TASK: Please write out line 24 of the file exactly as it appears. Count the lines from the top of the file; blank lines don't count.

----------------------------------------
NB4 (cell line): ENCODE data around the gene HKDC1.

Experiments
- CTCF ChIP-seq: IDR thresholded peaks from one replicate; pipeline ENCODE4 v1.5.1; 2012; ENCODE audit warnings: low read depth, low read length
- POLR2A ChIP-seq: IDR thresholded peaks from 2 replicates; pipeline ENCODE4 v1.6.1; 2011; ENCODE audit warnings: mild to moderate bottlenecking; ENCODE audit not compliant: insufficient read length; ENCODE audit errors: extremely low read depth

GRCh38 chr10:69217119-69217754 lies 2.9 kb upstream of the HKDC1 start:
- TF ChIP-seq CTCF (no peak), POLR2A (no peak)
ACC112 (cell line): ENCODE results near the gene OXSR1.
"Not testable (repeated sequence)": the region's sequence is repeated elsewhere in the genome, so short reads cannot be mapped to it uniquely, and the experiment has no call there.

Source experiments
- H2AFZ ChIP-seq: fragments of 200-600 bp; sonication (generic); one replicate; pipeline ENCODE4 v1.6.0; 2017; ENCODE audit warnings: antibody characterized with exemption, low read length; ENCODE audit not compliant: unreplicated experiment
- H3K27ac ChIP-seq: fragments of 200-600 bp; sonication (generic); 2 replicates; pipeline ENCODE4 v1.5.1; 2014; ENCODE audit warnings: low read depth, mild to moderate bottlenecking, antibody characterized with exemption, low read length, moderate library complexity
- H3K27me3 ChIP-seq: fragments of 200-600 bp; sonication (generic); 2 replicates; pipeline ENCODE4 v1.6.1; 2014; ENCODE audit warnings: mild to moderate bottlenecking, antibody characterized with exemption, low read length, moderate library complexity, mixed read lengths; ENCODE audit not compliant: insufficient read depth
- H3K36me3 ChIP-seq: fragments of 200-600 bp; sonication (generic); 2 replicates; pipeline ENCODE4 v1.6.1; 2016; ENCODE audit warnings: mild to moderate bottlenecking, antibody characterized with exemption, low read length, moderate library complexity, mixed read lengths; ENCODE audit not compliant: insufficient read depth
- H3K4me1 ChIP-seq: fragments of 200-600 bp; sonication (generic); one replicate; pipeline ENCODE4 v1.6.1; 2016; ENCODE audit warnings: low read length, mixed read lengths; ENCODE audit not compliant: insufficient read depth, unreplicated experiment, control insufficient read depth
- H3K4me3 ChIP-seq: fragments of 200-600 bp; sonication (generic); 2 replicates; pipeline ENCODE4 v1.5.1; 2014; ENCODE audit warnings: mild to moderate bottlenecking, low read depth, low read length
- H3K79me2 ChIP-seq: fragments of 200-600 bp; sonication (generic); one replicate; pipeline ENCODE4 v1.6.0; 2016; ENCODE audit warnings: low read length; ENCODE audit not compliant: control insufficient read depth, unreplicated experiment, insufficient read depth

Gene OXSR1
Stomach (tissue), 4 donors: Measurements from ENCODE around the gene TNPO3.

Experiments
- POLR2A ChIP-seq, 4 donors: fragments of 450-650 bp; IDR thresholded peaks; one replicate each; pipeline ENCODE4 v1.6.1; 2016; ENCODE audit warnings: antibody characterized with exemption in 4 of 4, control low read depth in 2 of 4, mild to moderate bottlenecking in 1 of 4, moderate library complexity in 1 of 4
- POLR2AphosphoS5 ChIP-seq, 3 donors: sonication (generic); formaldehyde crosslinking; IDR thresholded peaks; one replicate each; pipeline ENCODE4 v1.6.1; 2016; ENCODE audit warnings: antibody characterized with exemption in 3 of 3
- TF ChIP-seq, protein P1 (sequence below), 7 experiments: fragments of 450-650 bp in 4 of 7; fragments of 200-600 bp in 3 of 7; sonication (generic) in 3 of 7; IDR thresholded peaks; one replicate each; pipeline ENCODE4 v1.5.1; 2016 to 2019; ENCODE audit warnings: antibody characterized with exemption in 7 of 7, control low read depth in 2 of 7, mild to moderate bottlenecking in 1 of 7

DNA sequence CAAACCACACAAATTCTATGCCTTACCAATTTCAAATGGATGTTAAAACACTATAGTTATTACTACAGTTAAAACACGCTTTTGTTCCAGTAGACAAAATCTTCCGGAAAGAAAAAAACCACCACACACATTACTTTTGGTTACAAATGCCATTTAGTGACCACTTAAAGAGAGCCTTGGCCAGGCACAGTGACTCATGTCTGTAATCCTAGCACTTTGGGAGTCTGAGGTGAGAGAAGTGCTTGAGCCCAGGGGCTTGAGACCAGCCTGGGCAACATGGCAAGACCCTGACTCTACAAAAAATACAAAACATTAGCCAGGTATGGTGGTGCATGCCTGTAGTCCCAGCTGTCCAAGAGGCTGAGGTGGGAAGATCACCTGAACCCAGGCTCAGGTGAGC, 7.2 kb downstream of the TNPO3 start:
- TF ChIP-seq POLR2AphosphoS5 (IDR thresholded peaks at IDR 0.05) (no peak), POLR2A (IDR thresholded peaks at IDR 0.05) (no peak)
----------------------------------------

- TF ChIP-seq POLR2AphosphoS5 (IDR thresholded peaks at IDR 0.05) (no peak), POLR2A (IDR thresholded peaks at IDR 0.05) (no peak)